It made me think of every old school computer version of D&D out there. Like in Temple of Elemental Evil, you have the adveture areas on the map. You click them, you KNOW you are going to something that has something to do with something, and you turn it upside down, kill all the monsters, and loot all the Things. But the parts where you are just walking are done off screen. 
So many PCs, so little time...
She sounds like a completionist, the kind of person who would 100% every game she played. What if you used a similar system to show her when there was something to find? Call it a sixth sense and put a little flag on the table if there's still something to discover in a scene. Once she's found/learned everything she can in a scene, take the flag off.

The downside is that it removes any chance of the players overlooking treasure or missing a vital clue, but I suspect her fear of overlooking/missing something is causing this problem in the first place.



This is a pretty cool idea, for the record.

It made me think of every old school computer version of D&D out there. Like in Temple of Elemental Evil, you have the adveture areas on the map. You click them, you KNOW you are going to something that has something to do with something, and you turn it upside down, kill all the monsters, and loot all the Things. But the parts where you are just walking are done off screen. 

Tell her to hold down the tab button to highlight all clickable objects.  Ha, ha. 

OD&D, 1E and 2E challenged the player. 3E challenged the character, not the player. Now 4E takes it a step further by challenging a GROUP OF PLAYERS to work together as a TEAM. That's why I love 4E.

"Your ability to summon a horde of celestial superbeings at will is making my ... BMX skills look a bit redundant."

"People treat their lack of imagination as if it's the measure of what's silly. Which is silly." - Noon

"Challenge" is overrated.  "Immersion" is usually just a more pretentious way of saying "having fun playing D&D."

"Falling down is how you grow.  Staying down is how you die.  It's not what happens to you, it's what you do after it happens.”

Is there anything else I can do to assist this player in toning down their curiosity?



Don't play out scenes that have no tension. Narrate scenes with no dramatic question and move on to those that do.



That's just it, I've been trying to and the player has said that the game feels rushed as a result.

Like when the player wants to question all the NPCs possible, after one or two I say something to the effect of, "you question ten more persons and they all have basically the same story to tell."



Try to prevent the game from feeling rushed, but don't go too far.  If other players complain, create a time limit for player actions out of combat, and if it's just you and you're becoming upset, just tell your players that you are and you'll need to look for another game if too much of this continues.

It's all communication.
I have to agree with zippy's (mostly ignored) comment that there's also a problem here that your player doesn't seem to mind that everyone else is ready to move on but she's dragging her feet and prolonging the scene. The one-on-one bard duel kind of seems similar - that she's trying to play D&D like a 1-player RPG and not really considering the fact that several other people are playing the same game with her.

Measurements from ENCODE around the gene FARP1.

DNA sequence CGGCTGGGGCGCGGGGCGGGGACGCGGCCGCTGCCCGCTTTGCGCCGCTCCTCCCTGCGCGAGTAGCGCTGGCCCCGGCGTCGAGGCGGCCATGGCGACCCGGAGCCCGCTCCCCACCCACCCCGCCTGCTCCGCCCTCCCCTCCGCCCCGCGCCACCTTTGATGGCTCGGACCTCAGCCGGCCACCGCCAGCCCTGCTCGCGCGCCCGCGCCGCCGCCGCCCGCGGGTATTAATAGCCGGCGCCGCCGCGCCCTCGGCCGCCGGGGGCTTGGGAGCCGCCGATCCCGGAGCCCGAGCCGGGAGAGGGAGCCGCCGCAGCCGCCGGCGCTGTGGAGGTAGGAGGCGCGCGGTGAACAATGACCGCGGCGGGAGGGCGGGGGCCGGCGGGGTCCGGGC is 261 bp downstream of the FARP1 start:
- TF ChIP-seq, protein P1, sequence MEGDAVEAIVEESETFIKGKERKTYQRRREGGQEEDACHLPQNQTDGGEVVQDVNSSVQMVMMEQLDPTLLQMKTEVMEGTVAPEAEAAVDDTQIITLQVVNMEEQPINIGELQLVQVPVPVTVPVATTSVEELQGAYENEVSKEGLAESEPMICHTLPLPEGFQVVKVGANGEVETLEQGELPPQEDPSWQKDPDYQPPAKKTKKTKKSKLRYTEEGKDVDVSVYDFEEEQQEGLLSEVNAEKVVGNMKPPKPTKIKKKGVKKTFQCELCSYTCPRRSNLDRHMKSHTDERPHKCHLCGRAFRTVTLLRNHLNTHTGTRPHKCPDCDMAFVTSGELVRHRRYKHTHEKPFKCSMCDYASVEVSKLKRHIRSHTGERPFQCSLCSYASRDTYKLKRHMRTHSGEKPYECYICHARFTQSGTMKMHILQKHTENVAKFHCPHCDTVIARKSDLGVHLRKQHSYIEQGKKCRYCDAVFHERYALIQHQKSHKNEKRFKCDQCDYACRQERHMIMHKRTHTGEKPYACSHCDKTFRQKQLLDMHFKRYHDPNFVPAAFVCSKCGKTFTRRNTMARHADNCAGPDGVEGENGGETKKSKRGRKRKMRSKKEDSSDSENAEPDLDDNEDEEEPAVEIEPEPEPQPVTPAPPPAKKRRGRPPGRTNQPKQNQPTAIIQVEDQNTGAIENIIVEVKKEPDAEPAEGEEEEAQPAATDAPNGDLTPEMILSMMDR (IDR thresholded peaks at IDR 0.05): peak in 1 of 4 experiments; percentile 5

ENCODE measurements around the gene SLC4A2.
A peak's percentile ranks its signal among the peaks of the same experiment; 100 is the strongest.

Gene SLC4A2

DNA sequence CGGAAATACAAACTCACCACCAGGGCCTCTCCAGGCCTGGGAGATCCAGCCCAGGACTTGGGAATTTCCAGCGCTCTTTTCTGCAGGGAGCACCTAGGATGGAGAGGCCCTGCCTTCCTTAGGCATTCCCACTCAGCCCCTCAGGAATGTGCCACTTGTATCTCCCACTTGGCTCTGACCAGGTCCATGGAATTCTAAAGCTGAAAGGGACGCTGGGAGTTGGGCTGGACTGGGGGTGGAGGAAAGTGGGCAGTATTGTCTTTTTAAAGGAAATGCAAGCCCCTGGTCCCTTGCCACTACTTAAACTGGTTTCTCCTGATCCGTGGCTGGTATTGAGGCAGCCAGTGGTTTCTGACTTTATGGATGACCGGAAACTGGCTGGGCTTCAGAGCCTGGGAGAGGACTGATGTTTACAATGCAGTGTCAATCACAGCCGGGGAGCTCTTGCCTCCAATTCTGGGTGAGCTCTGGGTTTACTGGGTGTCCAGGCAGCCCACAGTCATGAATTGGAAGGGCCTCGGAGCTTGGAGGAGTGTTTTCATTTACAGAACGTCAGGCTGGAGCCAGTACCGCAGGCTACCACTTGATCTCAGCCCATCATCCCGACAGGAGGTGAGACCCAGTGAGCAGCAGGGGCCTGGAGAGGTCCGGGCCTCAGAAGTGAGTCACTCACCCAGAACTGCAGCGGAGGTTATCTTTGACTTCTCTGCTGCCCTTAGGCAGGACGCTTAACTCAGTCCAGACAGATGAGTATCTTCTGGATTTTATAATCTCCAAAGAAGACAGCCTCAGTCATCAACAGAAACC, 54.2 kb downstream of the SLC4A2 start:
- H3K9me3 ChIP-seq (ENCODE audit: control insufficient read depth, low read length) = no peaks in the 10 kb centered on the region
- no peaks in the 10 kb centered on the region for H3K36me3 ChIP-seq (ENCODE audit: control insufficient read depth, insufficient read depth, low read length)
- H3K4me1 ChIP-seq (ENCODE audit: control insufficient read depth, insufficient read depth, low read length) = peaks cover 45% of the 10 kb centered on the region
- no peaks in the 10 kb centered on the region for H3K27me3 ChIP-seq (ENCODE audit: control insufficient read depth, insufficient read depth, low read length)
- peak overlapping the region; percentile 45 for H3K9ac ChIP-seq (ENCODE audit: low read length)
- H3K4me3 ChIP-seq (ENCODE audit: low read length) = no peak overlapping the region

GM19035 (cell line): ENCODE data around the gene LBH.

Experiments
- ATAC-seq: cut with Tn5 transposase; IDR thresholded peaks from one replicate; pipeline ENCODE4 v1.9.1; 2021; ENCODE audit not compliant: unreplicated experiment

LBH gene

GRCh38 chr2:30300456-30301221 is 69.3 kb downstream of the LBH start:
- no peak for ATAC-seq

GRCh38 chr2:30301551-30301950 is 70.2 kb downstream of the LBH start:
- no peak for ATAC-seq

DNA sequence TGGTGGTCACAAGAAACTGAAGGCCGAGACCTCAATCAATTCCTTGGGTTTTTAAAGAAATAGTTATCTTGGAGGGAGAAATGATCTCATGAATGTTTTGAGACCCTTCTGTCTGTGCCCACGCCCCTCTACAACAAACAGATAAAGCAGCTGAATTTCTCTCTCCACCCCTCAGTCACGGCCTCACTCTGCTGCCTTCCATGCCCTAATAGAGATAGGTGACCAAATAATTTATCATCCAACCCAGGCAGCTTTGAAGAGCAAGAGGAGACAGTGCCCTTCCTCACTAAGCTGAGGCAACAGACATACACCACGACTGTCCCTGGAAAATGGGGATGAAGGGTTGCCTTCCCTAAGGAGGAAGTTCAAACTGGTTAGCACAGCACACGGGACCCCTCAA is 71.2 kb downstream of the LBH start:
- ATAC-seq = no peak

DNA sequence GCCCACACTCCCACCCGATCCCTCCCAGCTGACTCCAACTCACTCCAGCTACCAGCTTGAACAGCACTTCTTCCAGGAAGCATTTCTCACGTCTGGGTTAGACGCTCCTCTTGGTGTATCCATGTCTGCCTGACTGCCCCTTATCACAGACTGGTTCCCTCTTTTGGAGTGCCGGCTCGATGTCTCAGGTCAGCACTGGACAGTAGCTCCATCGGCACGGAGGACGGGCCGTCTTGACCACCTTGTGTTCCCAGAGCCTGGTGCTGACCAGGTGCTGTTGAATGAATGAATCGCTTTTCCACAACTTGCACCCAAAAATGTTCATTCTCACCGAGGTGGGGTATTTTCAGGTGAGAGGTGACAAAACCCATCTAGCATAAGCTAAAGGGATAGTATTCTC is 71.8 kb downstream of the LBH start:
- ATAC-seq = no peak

I know if this player was in my group, the ipads and cell phones would start to come out as she starts looking under rocks.

Maybe you could do some of this one-on-one stuff with the player outside the regular session, through email or whatever. This way you could give her the extra info and detail she craves without wasting everyone else's table time. At the start of each session she could make a brief report on what she's learned.
Maybe you could do some of this one-on-one stuff with the player outside the regular session, through email or whatever. This way you could give her the extra info and detail she craves without wasting everyone else's table time. At the start of each session she could make a brief report on what she's learned.


That sounds like a feasible idea to me.
I've had a similar problem at the beginning of my campaign. What ended up happening was we had a reoccuring "joke" that a large (and slightly terrifying) spider would be hiding under said rock or in that one cabinet across the room or yadda yadda. Upon being found the spider would leap at their face and latch on. Then hilarity would ensue. After a while the spider would change to a snake or something else along those lines. So a few of my players are still overly inquisitive but alteast now something silly/funny happens when the look through every nook and cranny

IMAGE(http://www.nodiatis.com/pub/21.jpg)

Maybe you could do some of this one-on-one stuff with the player outside the regular session, through email or whatever. This way you could give her the extra info and detail she craves without wasting everyone else's table time. At the start of each session she could make a brief report on what she's learned.


That sounds like a feasible idea to me.


While I agree that some one-on-one time could prove useful, due to time constraints on both sides and distance between us, finding that extra time is nigh impossible.

 

IMAGE(http://www.nodiatis.com/pub/19.jpg)

Are you really "entitled to your opinion"?
RedSiegfried wrote:
The cool thing is, you don't even NEED a reason to say yes.  Just stop looking for a reason to say no.